Skip to main content

Prove It or Lose It! - Part I: Unexplained Wealth Orders

Unexplained Wealth Orders (UWOs) have recently been in the news. They extend the powers available to UK law enforcement authorities under the Proceeds of Crime Act 2002 (POCA). A UWO enables investigators to ask people who are holding assets, which based on their legitimate income they would not be able to afford, to prove that such assets were obtained from legitimate sources. If the person can’t prove the assets are from a legitimate source, then the authorities can take steps to recover those assets.

Introduced by the Criminal Finances Act 2017, UWOs became available to the UK’s enforcement authorities on 31 January 2018, but it wasn’t until July 2018 that their use was reported in the mainstream press. The press interest followed the unsuccessful appeal against a UWO obtained earlier this year by the National Crime Agency against Mrs. Zamira Hajiyeva, the wife of Jahangir Hajiyev, a former chairman of the International Bank of Azerbaijan who in 2016 was jailed 15 years for offences including abuse of office and large-scale fraud against the bank.

Amongst the resulting furore of reports discussing £11.5m properties, £20,000 necklaces and auction house raids, it is easy to forget the legal background of these measures. So, what are Unexplained Wealth Orders, and how do they work?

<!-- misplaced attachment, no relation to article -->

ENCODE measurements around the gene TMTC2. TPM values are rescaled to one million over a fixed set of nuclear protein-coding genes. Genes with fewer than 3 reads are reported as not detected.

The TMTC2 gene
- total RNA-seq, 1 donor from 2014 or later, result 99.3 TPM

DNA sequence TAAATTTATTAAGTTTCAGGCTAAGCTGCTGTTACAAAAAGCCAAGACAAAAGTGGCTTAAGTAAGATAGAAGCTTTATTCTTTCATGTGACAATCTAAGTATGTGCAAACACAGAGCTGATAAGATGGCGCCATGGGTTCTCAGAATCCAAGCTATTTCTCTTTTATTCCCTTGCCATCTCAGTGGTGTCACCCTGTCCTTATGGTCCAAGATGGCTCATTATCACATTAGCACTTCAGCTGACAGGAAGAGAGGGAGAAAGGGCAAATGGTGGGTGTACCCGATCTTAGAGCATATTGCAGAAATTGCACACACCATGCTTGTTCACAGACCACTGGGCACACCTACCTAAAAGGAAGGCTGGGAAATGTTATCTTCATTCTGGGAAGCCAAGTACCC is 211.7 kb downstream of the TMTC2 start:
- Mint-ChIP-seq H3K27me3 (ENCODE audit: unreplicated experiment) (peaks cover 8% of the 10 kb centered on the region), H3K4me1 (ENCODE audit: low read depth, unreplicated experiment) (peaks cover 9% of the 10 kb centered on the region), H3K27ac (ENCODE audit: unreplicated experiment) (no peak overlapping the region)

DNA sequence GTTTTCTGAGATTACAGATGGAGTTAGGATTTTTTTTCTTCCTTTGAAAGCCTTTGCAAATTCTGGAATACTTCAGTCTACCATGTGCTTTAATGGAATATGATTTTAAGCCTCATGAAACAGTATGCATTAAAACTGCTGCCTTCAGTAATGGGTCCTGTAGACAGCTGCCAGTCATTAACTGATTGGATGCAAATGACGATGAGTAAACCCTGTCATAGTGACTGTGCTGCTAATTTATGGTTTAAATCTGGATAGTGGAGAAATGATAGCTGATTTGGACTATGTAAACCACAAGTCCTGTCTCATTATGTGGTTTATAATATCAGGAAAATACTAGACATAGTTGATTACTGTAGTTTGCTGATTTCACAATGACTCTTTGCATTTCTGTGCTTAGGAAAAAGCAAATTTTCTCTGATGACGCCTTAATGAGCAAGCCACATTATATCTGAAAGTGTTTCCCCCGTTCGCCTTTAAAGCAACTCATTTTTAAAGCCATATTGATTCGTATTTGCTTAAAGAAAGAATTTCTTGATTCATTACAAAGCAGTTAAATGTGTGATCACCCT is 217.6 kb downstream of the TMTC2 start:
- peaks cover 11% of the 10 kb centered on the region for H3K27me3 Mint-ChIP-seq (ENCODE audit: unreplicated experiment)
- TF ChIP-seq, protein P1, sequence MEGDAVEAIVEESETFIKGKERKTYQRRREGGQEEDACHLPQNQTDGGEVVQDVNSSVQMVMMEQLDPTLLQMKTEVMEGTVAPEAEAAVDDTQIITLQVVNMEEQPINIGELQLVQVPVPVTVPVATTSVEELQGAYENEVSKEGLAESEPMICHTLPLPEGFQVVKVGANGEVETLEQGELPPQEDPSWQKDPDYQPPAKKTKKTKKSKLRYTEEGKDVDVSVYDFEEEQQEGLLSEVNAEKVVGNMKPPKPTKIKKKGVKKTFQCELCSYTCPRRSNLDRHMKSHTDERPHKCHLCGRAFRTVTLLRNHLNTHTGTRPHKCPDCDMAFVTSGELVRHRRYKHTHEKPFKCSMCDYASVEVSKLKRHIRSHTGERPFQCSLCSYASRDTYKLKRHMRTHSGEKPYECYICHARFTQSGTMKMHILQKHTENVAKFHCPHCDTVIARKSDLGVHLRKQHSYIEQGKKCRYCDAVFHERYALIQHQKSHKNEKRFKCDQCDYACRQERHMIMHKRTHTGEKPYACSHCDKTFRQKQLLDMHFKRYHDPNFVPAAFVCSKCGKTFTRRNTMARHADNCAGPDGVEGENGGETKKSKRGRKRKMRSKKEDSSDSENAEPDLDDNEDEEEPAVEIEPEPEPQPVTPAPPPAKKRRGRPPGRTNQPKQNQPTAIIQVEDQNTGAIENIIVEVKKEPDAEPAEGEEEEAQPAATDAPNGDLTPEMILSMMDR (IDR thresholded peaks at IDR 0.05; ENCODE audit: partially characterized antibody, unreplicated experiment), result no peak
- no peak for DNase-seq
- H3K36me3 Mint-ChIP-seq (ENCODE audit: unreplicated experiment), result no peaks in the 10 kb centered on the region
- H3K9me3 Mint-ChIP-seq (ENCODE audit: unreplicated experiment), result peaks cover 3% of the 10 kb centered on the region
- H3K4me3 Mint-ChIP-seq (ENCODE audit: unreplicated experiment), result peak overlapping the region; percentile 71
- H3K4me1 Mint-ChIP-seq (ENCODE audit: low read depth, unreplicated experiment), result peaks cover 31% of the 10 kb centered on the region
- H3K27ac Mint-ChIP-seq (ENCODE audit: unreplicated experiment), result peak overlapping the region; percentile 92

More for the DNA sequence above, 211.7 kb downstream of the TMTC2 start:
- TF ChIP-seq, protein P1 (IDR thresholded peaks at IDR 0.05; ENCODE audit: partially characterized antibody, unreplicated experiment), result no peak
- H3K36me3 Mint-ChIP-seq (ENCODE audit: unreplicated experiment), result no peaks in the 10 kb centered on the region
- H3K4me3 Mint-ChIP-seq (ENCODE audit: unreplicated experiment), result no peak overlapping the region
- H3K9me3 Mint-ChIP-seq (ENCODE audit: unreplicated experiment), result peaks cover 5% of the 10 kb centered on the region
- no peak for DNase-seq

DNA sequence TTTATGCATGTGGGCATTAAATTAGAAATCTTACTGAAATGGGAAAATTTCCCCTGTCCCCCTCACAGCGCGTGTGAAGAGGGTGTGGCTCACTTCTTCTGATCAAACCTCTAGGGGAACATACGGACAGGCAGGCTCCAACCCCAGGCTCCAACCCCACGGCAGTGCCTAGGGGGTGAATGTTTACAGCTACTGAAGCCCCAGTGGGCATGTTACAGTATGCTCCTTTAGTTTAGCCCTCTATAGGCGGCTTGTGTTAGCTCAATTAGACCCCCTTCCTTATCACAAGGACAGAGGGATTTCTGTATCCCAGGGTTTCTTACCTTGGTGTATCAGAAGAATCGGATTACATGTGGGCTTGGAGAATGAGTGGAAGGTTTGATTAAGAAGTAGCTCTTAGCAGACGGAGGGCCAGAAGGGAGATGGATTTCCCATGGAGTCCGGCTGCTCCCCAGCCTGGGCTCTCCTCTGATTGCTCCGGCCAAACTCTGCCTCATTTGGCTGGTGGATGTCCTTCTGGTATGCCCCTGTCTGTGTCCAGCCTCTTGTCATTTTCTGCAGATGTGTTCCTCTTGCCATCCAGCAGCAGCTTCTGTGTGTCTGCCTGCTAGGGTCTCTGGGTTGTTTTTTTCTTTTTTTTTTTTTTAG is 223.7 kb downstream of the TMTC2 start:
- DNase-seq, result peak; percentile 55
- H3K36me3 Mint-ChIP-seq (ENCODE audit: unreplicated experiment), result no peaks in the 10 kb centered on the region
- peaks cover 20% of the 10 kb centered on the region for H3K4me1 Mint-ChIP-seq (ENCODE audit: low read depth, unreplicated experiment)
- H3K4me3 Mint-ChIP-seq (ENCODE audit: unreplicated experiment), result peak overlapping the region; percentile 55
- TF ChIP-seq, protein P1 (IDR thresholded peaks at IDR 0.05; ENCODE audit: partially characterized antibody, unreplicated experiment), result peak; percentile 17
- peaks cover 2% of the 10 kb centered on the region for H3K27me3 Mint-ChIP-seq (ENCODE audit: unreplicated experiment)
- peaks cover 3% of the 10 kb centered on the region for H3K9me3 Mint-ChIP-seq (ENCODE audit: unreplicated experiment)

How Do UWOs Work?

Put simply, a UWO requires the responding party to explain what interest they have in whatever property is named in the order, how they obtained the property, and how it is held.

Applications for such orders can be made without notice to the High Court by enforcement authorities including the Serious Fraud Office, Her Majesty's Revenue and Customs, and the National Crime Agency. Applicants must:

  1. Specify or describe the property in respect of which the order is sought; and
  2. Specify the person who they believe holds the property.

If made, the UWO requires the respondent to provide a statement setting out the nature and extent of their interest in the property, an explanation of how they obtained the property, and any further information that may be demanded by the order.

Before deciding whether to issue a UWO, the court needs to be satisfied of the following:

  1. That there is reasonable cause to believe the respondent holds the property;
  2. That the value of the property is greater than £50,000;
  3. That there are reasonable grounds for suspecting that the known sources of the respondent’s lawfully obtained income would have been insufficient to enable the respondent to obtain the property; and
  4. That the respondent is:

a) a Politically Exposed Person (PEP), which is defined in POCA as “an individual who is, or has been, entrusted with prominent public functions by an international organisation or by a State other than the United Kingdom or another EEA State” and includes family members, known close associates or persons otherwise connected with such an individual; OR